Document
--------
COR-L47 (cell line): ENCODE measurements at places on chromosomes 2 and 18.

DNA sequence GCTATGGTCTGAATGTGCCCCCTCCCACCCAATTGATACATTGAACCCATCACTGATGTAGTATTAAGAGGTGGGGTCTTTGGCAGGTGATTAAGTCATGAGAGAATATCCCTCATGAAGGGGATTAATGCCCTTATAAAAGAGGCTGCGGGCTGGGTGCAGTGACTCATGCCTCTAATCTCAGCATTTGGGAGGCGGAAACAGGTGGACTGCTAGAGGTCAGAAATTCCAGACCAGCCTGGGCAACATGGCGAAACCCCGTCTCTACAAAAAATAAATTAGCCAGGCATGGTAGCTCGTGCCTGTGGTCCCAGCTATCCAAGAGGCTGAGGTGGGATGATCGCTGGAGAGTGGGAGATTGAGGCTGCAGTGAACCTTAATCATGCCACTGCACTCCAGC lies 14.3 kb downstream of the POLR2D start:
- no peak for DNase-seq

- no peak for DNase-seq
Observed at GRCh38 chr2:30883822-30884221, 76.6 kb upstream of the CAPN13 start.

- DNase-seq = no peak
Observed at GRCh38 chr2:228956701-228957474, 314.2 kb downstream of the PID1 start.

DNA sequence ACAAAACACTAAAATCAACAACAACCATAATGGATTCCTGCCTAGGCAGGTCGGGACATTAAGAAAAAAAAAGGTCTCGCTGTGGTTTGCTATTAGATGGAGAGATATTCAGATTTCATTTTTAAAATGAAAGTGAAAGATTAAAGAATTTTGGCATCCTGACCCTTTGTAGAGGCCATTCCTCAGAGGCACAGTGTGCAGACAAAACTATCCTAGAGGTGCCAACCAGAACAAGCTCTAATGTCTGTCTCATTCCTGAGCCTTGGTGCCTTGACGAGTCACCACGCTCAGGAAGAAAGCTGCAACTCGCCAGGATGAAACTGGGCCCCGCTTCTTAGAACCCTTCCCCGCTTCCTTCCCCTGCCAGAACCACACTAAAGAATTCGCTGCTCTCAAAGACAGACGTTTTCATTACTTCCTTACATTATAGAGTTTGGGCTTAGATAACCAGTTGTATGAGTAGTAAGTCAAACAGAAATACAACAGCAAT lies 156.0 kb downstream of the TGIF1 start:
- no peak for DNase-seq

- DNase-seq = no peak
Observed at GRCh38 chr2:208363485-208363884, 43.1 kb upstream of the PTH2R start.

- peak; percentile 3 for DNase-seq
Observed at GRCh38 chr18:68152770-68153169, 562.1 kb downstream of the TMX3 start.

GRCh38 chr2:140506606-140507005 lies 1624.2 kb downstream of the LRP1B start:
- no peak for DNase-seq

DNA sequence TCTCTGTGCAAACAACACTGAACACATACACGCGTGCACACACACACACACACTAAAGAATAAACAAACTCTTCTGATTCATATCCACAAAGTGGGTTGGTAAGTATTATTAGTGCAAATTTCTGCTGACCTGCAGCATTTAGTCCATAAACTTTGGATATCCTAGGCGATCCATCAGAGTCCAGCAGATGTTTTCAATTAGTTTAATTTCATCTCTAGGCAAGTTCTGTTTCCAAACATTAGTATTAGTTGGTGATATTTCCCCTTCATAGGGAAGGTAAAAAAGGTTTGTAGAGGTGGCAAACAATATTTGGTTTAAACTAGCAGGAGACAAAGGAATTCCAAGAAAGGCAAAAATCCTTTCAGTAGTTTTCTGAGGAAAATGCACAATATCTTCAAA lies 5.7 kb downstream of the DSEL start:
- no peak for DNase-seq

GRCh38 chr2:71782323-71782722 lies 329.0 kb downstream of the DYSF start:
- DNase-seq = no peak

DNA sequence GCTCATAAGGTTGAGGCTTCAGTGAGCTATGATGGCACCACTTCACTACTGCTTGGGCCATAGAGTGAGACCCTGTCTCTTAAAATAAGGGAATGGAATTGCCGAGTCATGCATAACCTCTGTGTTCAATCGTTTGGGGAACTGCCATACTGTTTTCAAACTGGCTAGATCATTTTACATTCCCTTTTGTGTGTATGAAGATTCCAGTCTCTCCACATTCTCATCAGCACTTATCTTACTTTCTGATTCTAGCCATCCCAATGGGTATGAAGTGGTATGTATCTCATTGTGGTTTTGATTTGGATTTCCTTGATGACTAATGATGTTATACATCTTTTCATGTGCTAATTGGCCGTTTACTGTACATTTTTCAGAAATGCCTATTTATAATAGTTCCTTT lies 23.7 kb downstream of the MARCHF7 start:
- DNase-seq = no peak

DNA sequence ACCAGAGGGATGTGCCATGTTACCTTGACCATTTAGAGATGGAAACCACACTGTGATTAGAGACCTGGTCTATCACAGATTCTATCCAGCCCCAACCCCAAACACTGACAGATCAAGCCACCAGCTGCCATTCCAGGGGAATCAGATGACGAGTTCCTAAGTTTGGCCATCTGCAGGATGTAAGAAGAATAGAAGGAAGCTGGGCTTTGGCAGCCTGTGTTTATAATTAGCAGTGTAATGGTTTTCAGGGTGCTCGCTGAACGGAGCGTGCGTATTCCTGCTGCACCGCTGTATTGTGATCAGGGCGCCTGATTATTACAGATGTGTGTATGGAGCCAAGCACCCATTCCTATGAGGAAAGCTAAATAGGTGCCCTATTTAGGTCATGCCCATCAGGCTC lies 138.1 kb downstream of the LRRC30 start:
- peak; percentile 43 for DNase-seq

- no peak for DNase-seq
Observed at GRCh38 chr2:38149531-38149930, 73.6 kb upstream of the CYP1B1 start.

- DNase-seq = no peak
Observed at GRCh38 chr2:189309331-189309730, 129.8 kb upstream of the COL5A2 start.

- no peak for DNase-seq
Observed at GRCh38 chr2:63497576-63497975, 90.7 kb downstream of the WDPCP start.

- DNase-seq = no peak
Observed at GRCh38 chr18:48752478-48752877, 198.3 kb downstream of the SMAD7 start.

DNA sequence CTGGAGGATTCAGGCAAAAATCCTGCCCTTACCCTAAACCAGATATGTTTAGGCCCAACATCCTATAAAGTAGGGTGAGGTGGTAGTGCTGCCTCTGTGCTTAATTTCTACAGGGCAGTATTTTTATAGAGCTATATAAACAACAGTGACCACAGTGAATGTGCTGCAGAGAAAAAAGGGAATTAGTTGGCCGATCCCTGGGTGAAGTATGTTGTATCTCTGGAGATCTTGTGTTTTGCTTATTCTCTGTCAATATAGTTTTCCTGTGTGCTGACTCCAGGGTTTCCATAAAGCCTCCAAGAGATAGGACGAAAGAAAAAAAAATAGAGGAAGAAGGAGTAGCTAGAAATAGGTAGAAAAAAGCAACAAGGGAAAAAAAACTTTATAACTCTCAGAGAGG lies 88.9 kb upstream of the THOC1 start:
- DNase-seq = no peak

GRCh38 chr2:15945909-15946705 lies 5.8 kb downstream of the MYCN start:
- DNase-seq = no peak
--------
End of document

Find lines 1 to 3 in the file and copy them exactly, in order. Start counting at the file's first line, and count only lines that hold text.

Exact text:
COR-L47 (cell line): ENCODE measurements at places on chromosomes 2 and 18.

DNA sequence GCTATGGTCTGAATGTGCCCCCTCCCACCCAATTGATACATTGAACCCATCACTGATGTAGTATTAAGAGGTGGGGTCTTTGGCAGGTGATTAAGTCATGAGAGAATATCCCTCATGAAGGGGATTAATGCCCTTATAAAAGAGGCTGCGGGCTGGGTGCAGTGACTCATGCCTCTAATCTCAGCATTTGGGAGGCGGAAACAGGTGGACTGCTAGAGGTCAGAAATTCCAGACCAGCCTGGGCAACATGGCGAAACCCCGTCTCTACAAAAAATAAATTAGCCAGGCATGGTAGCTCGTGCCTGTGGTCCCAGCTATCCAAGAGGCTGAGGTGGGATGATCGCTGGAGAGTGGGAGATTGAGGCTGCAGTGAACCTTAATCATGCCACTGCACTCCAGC lies 14.3 kb downstream of the POLR2D start:
- no peak for DNase-seq